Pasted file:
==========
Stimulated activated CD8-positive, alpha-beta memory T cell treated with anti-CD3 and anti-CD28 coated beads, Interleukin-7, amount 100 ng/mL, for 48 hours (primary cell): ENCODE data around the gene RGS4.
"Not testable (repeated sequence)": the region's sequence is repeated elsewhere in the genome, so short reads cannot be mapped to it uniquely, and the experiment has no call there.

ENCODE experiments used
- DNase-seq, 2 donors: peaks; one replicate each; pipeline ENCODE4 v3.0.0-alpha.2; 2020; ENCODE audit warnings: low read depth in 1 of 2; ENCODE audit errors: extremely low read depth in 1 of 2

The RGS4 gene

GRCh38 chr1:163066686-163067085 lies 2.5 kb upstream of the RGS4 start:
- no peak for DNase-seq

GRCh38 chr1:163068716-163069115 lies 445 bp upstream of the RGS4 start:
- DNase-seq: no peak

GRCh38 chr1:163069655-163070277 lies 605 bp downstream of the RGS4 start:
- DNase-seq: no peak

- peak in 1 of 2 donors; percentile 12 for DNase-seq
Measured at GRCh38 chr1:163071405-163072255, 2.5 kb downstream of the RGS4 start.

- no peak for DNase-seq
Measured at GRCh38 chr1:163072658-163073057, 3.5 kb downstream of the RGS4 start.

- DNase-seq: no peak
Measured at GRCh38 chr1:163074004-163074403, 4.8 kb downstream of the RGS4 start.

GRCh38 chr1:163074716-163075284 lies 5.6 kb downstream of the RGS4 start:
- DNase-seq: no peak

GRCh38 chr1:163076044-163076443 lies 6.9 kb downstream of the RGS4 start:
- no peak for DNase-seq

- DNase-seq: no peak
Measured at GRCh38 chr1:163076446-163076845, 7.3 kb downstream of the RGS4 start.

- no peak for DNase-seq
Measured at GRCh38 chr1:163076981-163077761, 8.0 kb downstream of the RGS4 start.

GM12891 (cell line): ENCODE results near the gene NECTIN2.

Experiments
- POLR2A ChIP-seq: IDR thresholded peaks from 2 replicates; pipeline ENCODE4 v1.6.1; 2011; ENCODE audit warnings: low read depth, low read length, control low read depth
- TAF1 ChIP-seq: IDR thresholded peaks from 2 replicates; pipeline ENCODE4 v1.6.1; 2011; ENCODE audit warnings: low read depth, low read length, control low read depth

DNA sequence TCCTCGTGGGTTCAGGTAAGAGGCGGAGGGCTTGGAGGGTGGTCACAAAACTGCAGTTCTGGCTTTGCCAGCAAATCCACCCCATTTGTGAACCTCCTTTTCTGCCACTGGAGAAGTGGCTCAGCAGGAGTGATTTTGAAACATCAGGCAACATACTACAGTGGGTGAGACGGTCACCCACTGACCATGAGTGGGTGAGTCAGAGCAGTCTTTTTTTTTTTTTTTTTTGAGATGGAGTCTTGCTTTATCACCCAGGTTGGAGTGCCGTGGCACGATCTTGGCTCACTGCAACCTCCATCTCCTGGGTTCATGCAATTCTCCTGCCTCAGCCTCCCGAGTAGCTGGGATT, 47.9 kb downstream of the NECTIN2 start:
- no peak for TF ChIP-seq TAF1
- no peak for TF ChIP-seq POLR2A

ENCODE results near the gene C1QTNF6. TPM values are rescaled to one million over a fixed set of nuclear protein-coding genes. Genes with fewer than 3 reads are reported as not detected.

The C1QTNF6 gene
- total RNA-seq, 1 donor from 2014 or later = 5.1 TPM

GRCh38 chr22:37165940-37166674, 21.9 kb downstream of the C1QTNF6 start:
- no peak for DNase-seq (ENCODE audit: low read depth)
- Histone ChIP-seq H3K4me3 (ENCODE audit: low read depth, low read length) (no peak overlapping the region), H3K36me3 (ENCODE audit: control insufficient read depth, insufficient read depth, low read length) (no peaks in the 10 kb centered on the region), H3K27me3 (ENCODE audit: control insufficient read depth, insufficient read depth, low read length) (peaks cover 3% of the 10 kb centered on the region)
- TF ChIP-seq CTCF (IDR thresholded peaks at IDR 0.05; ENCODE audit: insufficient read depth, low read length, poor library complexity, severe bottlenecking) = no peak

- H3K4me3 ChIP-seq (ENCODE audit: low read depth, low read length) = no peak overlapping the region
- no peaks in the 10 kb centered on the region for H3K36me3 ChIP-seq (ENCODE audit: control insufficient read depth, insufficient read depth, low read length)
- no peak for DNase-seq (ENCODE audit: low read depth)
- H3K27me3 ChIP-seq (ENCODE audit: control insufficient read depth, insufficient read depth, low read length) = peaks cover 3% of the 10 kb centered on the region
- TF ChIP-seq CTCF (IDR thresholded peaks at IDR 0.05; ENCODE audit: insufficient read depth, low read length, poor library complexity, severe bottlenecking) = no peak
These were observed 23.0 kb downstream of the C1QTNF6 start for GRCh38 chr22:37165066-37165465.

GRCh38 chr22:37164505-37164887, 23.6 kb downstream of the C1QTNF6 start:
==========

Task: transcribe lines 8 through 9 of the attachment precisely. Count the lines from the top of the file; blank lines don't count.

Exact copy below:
GRCh38 chr1:163068716-163069115 lies 445 bp upstream of the RGS4 start:
- DNase-seq: no peak